Experimental strategies for imaging bioparticles with femtosecond hard X-ray pulses

Benedikt J. Daurer, Kenta Okamoto, Johan Bielecki, Filipe R.N.C. Maia, Kerstin Mühlig, M. Marvin Seibert, Max F. Hantke, Carl Nettelblad, W. Henry Benner, Martin Svenda, Nicuşor Tîmneanu, Tomas Ekeberg, N. Duane Loh, Alberto Pietrini, Alessandro Zani, Asawari D. Rath, Daniel Westphal, Richard Kirian, Salah Awel, Max O. WiedornGijs Van Der Schot, Gunilla H. Carlsson, Dirk Hasse, Jonas A. Sellberg, Anton Barty, Jakob Andreasson, Sébastien Boutet, Garth Williams, Jason Koglin, Inger Andersson, Janos Hajdu, Daniel S.D. Larsson

Research output: Contribution to journalArticlepeer-review

44 Scopus citations


This study explores the capabilities of the Coherent X-ray Imaging Instrument at the Linac Coherent Light Source to image small biological samples. The weak signal from small samples puts a significant demand on the experiment. Aerosolized Omono River virus particles of ∼40 14;nm in diameter were injected into the submicrometre X-ray focus at a reduced pressure. Diffraction patterns were recorded on two area detectors. The statistical nature of the measurements from many individual particles provided information about the intensity profile of the X-ray beam, phase variations in the wavefront and the size distribution of the injected particles. The results point to a wider than expected size distribution (from ∼35 to ∼30014;nm in diameter). This is likely to be owing to nonvolatile contaminants from larger droplets during aerosolization and droplet evaporation. The results suggest that the concentration of nonvolatile contaminants and the ratio between the volumes of the initial droplet and the sample particles is critical in such studies. The maximum beam intensity in the focus was found to be 1.9 × 1012 photons per μm2 per pulse. The full-width of the focus at half-maximum was estimated to be 500 14;nm (assuming 20% beamline transmission), and this width is larger than expected. Under these conditions, the diffraction signal from a sample-sized particle remained above the average background to a resolution of 4.25 14;nm. The results suggest that reducing the size of the initial droplets during aerosolization is necessary to bring small particles into the scope of detailed structural studies with X-ray lasers.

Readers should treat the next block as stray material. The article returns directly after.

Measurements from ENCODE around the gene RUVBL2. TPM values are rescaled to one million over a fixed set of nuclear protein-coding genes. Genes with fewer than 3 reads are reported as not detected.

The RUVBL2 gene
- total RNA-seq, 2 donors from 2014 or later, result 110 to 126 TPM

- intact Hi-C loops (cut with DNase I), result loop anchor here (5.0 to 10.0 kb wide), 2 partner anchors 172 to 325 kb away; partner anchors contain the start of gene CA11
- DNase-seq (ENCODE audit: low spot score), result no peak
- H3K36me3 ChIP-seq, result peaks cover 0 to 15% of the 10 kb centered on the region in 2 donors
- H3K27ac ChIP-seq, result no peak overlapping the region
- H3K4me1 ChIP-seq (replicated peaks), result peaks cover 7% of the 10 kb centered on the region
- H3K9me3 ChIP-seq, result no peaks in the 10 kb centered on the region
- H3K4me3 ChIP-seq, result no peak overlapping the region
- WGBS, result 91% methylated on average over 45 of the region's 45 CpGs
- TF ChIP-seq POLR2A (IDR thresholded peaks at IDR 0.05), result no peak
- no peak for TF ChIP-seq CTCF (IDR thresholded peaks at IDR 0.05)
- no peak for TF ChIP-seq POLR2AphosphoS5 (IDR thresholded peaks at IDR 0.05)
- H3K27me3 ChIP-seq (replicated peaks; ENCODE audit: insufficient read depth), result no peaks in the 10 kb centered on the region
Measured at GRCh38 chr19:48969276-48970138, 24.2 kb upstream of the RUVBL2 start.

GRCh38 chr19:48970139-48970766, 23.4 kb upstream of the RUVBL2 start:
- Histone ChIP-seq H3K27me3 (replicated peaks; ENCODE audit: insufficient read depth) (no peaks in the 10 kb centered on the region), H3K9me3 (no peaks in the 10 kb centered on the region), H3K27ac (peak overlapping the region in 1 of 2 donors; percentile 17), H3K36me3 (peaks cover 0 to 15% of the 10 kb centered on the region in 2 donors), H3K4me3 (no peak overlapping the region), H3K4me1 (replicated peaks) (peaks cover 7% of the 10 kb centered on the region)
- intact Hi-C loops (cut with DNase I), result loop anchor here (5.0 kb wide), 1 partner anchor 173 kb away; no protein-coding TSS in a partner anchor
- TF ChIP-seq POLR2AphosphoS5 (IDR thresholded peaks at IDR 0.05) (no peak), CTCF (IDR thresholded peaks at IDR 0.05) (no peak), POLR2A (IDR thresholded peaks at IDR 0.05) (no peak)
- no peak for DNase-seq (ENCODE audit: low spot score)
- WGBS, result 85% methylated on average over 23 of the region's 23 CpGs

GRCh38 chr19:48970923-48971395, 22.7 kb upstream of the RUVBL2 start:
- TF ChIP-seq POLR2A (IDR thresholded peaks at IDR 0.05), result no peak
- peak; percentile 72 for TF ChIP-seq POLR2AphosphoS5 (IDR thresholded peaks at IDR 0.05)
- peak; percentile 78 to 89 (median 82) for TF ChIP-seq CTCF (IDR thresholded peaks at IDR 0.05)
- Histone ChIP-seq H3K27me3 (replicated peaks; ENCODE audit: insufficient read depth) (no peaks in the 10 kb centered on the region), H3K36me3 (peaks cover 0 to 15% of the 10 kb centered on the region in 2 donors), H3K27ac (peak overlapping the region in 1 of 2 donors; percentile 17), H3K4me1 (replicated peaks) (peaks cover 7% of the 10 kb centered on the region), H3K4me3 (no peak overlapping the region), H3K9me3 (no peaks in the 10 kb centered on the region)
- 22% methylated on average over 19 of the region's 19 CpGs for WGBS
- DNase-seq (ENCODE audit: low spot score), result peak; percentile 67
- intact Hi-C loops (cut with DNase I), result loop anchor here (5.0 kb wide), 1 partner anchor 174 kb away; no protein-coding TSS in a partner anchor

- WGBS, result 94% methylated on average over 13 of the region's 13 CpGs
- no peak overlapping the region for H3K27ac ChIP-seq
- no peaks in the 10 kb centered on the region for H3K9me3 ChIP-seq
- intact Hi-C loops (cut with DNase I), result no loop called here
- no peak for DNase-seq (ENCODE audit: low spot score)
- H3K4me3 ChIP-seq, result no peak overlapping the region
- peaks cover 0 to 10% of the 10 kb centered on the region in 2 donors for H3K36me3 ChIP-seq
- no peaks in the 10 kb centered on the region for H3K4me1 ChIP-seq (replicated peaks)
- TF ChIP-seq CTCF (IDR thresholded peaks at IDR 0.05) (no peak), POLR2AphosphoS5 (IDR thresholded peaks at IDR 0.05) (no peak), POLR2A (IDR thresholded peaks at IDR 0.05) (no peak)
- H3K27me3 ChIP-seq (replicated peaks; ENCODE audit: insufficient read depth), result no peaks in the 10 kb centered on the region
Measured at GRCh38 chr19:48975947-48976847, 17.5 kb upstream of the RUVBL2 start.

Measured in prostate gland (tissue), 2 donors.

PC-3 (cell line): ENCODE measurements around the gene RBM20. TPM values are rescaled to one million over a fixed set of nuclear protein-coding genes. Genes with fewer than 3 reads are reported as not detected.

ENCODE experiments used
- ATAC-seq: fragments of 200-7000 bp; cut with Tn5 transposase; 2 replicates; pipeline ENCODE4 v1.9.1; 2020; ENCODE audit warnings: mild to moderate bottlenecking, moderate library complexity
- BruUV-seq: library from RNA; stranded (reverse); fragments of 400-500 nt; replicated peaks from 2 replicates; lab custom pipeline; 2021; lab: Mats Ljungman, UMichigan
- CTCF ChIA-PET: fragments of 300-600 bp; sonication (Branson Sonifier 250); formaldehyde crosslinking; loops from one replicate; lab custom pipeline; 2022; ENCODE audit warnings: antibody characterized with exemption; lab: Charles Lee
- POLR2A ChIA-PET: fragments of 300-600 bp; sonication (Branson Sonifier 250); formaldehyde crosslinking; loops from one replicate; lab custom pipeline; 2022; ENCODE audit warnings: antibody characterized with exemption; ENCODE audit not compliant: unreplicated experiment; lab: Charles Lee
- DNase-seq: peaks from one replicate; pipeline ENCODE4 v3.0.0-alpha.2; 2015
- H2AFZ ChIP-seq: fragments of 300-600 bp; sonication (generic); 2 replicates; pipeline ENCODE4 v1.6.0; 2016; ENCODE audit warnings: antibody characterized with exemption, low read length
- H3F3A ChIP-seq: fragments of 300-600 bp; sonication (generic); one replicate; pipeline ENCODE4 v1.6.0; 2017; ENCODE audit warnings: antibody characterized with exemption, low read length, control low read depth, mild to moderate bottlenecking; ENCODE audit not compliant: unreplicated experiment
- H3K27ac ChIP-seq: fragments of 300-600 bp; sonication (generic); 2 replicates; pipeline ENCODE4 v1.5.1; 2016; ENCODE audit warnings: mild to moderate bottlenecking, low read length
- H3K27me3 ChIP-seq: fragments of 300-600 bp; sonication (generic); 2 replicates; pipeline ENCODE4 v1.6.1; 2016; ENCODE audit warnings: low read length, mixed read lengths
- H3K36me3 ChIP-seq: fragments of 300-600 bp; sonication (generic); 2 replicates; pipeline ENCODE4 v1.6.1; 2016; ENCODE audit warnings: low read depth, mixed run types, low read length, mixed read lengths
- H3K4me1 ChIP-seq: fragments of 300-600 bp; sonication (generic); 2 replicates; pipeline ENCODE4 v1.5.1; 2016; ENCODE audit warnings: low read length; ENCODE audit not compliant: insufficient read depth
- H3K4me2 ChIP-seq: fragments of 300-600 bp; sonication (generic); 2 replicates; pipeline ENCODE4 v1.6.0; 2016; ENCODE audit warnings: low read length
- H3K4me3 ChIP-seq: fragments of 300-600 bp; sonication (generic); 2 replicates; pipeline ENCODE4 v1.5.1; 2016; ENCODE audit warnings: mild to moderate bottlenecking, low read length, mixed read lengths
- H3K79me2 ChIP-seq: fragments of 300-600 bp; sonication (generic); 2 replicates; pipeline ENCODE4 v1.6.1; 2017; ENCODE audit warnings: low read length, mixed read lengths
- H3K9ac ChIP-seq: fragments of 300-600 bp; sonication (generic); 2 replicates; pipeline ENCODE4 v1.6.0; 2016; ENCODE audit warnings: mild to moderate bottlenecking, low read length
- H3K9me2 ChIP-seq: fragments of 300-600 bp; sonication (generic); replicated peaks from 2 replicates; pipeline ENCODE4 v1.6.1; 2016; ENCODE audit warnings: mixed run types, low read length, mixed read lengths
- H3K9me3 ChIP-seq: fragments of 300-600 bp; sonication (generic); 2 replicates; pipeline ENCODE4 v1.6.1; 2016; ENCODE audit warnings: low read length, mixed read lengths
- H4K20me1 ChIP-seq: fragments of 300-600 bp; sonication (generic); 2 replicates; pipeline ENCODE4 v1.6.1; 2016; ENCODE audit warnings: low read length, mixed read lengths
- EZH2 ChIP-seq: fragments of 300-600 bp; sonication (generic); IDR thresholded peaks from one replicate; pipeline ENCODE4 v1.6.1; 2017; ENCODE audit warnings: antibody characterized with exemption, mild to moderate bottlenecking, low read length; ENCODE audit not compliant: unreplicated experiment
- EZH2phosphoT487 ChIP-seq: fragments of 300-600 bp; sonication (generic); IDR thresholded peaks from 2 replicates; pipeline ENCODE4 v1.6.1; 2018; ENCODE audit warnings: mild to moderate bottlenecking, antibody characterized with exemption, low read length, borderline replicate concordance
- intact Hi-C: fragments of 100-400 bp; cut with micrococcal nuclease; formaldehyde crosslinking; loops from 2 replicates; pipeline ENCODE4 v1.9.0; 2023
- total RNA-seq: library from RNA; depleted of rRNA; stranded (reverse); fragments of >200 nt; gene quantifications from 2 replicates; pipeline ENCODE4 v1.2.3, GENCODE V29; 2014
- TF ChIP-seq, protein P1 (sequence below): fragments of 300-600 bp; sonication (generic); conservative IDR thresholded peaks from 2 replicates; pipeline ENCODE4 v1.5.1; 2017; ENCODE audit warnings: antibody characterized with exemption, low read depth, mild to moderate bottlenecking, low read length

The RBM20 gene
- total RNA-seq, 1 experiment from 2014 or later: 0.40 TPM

Original languageEnglish (US)
Pages (from-to)251-262
Number of pages12
StatePublished - May 1 2017


  • OmRV
  • Omono River virus
  • X-ray diffraction
  • diffraction before destruction
  • flash X-ray imaging
  • free-electron laser
  • virus

ASJC Scopus subject areas

  • General Chemistry
  • Biochemistry
  • General Materials Science
  • Condensed Matter Physics


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